Signs & Symptoms

  1. Itchy skin. The skin can be red from scratching it.

  2. Chapped skin.

  3. Skin cracks, peels, and/or flakes.


  1. Aging. The body naturally produces less oil and moisture.

  2. Cold winter weather. Dry air or heat.

  3. Washing the skin often. Using harsh skin products.

  4. Chronic and excessive sun exposure.

  5. Allergies. An underactive thyroid gland. Diabetes. Kidney disease. Other skin conditions, such as psoriasis.


Questions to Ask

Self-Care / Prevention

  1. Drink 8 or more glasses of water a day.

  2. Apply an oil-based lotion daily.

  3. Wear rubber gloves when you wash dishes.

  4. Take showers instead of baths. Use warm (not hot) water. Try sponge baths.

  5. Apply a moisturizing cream while your skin is damp. Use products with lanolin.

  6. If you do bathe, do so for only 15 to 20 minutes in lukewarm water. Pat yourself dry. Do not rub.

  7. Put soap on a washcloth, not right on the skin.

  8. Use a mild liquid soap, like Cetaphil lotion or use a fatted soap. Avoid deodorant, medicated, or alkaline soaps.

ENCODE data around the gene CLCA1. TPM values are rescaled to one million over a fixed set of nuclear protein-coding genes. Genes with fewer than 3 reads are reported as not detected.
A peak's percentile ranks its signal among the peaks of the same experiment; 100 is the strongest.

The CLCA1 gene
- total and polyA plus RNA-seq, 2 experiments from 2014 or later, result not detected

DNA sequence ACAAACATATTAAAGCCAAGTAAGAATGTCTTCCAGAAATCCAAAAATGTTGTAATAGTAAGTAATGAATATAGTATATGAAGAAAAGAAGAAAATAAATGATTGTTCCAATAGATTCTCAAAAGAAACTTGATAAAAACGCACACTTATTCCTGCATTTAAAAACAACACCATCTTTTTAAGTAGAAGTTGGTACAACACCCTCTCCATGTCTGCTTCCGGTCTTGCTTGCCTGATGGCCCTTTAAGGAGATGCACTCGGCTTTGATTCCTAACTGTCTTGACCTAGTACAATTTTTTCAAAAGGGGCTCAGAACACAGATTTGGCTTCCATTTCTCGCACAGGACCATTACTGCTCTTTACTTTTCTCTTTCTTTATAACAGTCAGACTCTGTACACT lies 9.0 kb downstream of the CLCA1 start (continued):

9. Don’t use moisturizers with fragrances, preservatives, or alcohol.

  10. Use a night cream for the face.

  11. Stay out of the strong sun. Do not use tanning salons. When in the sun, use a sunblock with a sun protection factor (SPF) of at least 15.

  12. Don’t scratch or rub dry skin.

Common Health Problems  »  Skin Conditions

With dry skin, do you have any of these problems?

  1. Tight, shiny, or hardened skin.

  2. Deep cracks on the hands or feet.

  3. Itchy skin areas that are raised, have red borders, and are covered with large white or silver-white scales.

  4. Signs of hypothyroidism.

  5. Diabetes and the dry skin is troublesome.

With dry skin, do signs of an infection occur, such as fever, blisters, redness, swelling, pain, tenderness and/or pus?

With dry skin, do you itch all over (without a rash), does itching prevent sleep, or do you get no relief from self-care?

Dr. Heck recalls the causes associated with dry skin, shares the long-term risk factors when dry skin is not moisturized, and describes the treatments for dry skin.


American Academy of Dermatology

888.462.DERM (462.3376)

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Dry skin is not a serious health risk. It can be managed with self-care. When dry skin is a symptom of a health problem, treating the problem treats the dry skin.